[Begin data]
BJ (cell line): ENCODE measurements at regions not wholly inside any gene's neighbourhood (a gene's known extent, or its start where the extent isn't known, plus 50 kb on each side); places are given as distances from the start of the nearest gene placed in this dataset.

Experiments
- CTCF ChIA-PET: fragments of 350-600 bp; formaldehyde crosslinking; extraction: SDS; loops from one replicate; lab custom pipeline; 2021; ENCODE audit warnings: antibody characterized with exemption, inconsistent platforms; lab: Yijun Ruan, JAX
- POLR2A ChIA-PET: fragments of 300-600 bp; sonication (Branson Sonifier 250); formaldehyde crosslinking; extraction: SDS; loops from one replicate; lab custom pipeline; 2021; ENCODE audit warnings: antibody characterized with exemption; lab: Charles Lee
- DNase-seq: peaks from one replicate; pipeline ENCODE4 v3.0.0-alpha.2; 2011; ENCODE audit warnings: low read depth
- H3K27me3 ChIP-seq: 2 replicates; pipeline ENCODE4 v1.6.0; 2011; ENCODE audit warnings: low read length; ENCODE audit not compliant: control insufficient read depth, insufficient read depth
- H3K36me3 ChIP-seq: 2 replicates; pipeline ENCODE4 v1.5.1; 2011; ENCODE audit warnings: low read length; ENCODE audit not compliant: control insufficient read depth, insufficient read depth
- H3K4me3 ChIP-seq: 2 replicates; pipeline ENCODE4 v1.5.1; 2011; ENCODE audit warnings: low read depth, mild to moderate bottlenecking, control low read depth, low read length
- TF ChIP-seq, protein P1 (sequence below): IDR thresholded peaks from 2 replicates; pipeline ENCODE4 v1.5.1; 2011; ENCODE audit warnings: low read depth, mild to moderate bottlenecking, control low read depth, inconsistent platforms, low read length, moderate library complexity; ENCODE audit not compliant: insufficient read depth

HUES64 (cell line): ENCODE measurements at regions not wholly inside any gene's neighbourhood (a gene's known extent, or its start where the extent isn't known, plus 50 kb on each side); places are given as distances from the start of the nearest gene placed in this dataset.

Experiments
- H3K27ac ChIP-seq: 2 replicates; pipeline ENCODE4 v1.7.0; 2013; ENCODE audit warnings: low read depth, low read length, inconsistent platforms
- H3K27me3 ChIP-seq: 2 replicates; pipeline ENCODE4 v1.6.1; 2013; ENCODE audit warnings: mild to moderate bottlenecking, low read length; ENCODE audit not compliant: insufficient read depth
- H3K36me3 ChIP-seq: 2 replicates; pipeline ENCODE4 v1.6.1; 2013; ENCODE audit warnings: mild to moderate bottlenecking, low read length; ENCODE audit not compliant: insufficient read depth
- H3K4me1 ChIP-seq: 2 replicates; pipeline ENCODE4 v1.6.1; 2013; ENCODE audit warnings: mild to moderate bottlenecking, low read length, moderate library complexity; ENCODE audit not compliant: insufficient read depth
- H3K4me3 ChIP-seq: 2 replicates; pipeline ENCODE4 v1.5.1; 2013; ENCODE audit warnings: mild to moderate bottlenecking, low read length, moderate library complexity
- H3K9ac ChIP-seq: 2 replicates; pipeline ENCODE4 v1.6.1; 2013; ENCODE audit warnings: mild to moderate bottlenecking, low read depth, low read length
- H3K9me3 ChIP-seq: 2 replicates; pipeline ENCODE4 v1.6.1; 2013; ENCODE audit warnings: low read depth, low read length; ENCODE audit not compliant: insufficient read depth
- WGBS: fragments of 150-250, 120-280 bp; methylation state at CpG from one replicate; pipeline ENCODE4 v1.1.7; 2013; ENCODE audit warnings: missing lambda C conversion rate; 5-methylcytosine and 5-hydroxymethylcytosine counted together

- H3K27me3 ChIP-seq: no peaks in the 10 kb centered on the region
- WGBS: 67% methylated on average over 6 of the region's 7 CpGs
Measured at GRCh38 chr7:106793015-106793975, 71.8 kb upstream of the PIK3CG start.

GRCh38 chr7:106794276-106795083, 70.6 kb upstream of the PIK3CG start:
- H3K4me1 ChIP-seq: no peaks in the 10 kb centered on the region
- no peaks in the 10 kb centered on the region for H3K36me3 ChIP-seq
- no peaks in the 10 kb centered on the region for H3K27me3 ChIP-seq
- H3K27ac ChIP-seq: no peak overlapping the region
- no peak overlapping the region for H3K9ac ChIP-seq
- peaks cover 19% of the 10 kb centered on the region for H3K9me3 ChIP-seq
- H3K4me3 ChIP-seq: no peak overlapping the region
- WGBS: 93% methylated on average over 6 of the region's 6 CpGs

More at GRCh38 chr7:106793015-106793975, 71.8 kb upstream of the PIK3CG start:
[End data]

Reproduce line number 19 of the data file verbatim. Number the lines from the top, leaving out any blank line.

- WGBS: fragments of 150-250, 120-280 bp; methylation state at CpG from one replicate; pipeline ENCODE4 v1.1.7; 2013; ENCODE audit warnings: missing lambda C conversion rate; 5-methylcytosine and 5-hydroxymethylcytosine counted together